Home away from home
From Melbourne Australia (and likely under the car)
I agree - there's too many possible causes to have a chance to diagnose it 100% for certain over the net. In this case, you're going to have to get in touch with a decent engine reconditioner, and let them inspect the lot.
So I'll ask a couple of questions, and any comments I'll make afterward will still only be guesses (educated guesses maybe, maybe not)
What were the bearing clearances when it was last re-built or put together? (all of them, rod, main, and even for the bearings that are still ok, just to get a clearer picture)
Any chance of some pictures of the bearings in question?
What oil pressure did it have at idle, and above 2500rpm or so (i.e. what was the max oilpressure), and what oil were you running (I'm asking about the viscosity, not the brand of oil in this case).
If the crank can be removed, can you look at each oil passage in the crank, and try shining light through each one. If there is debris in it, clean it out (collect it to get a look at what type of metal it is). Obviously there's likely to be some bearing material in there, but thhere is the off chance that there might be swarf left in there if the crank was re-ground the last time it was recoed.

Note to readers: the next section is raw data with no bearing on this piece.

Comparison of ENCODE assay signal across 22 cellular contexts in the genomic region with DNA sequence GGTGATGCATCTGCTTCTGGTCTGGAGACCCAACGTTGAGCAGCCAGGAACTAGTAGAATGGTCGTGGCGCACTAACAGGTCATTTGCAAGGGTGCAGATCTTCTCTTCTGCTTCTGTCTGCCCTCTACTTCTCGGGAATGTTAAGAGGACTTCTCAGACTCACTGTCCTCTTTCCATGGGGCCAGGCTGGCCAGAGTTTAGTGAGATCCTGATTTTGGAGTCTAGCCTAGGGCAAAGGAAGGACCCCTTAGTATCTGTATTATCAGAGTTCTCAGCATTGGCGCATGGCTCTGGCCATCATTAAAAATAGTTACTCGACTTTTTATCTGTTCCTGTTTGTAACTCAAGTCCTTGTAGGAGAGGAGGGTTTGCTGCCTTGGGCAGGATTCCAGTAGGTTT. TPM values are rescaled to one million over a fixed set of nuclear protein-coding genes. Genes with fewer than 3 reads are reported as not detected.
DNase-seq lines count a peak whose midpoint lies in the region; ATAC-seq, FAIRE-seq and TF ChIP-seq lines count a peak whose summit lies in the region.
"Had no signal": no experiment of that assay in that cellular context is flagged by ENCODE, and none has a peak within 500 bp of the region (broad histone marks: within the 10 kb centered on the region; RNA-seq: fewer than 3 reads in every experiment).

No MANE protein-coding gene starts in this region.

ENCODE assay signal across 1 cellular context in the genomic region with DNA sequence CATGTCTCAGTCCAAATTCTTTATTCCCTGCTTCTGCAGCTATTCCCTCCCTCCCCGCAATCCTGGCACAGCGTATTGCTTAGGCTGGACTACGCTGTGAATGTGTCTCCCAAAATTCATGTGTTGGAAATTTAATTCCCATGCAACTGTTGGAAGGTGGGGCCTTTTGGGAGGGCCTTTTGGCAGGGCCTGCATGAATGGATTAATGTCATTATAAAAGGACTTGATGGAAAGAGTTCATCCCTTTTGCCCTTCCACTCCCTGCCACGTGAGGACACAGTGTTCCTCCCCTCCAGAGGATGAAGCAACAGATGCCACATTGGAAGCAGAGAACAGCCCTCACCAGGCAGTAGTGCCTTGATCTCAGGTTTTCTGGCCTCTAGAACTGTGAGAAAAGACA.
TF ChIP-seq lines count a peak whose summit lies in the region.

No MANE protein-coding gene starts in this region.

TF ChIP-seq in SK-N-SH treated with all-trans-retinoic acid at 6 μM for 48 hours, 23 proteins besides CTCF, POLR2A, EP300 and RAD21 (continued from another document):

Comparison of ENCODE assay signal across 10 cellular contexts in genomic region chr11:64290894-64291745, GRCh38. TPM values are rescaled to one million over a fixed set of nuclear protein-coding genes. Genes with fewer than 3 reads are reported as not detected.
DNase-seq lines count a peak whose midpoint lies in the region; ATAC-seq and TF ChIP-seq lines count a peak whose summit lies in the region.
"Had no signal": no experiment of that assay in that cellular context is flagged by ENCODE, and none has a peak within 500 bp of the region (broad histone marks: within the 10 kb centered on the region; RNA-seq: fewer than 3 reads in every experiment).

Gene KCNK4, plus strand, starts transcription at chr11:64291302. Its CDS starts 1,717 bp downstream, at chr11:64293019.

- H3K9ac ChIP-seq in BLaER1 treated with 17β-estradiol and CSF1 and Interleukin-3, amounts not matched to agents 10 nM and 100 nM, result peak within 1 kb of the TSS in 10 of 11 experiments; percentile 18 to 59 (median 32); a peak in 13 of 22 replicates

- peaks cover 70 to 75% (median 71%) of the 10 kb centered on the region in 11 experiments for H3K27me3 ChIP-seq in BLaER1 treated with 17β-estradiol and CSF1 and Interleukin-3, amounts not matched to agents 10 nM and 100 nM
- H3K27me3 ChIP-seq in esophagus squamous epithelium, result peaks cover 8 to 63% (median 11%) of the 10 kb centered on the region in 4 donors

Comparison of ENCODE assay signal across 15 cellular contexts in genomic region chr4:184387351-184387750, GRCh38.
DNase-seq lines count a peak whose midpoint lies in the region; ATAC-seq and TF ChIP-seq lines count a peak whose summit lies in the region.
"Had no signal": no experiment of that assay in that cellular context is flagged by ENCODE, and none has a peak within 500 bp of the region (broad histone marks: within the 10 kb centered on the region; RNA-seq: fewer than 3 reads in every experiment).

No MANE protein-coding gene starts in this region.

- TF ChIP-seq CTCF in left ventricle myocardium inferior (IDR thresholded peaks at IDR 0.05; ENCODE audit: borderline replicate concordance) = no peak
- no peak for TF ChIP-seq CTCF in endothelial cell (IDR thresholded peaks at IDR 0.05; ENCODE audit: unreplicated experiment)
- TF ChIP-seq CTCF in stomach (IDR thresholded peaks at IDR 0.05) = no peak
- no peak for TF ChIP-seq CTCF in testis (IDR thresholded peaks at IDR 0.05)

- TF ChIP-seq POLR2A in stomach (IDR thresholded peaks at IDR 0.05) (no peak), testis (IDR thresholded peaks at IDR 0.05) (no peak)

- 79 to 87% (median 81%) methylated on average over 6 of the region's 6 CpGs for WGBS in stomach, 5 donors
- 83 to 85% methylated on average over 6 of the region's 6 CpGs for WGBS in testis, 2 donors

It'd also be good to look at the other bearings - mark or separate them so you know which main cap or rod each one comes from. Don't just look at the bearing surfaces - flip each shell over and look at the back of them. If any of the other bearings have blue-ish marks (heat related discolouration, could also be a brownish colour - brown is high-ish temps, blue is higher temps than brown) - anyway if other bearings show such discolouration, it's likely that either the bearings were too 'tight' and didn't have enough clearance, or if there was oil starvation (though generally starvation will affect more than one bearing).
If the rod bearings, esp the upper halves have wear in the centre, it can be a sign of detonation that wasn't totally audible (and generally one cylinder will start detonating just before the rest, and which cylinder that is differs from engien to engine..)
You'd probably also want to look at all the upper main bearings, sometimes the oil hole in them doesn't perfectly line up with the oil passage in the engine main webbing/cradle where the bearing sits in. This can vary from engine to engine, but does happen from time to time. in some motors, there's different main bearings for different locations, or changes to the oil drillings from early to late model engines of the same type, so a mismatch can occur, and the solution is to check them carefully, and if hte new one is faulty, replace it, or if it's all that is available, it can carefully be drilled to open up the oil passage/supply
What else? You can sometimes fine cracks or pinholes in the oil pump pickup which can suck air and aerate the oil and compromise the oil supply - sometimes it can affect one bearing before the rest, but you'd tend to still find _some_ damage or signs of oil starvation on the others.
Posted on: 2011/10/28 11:33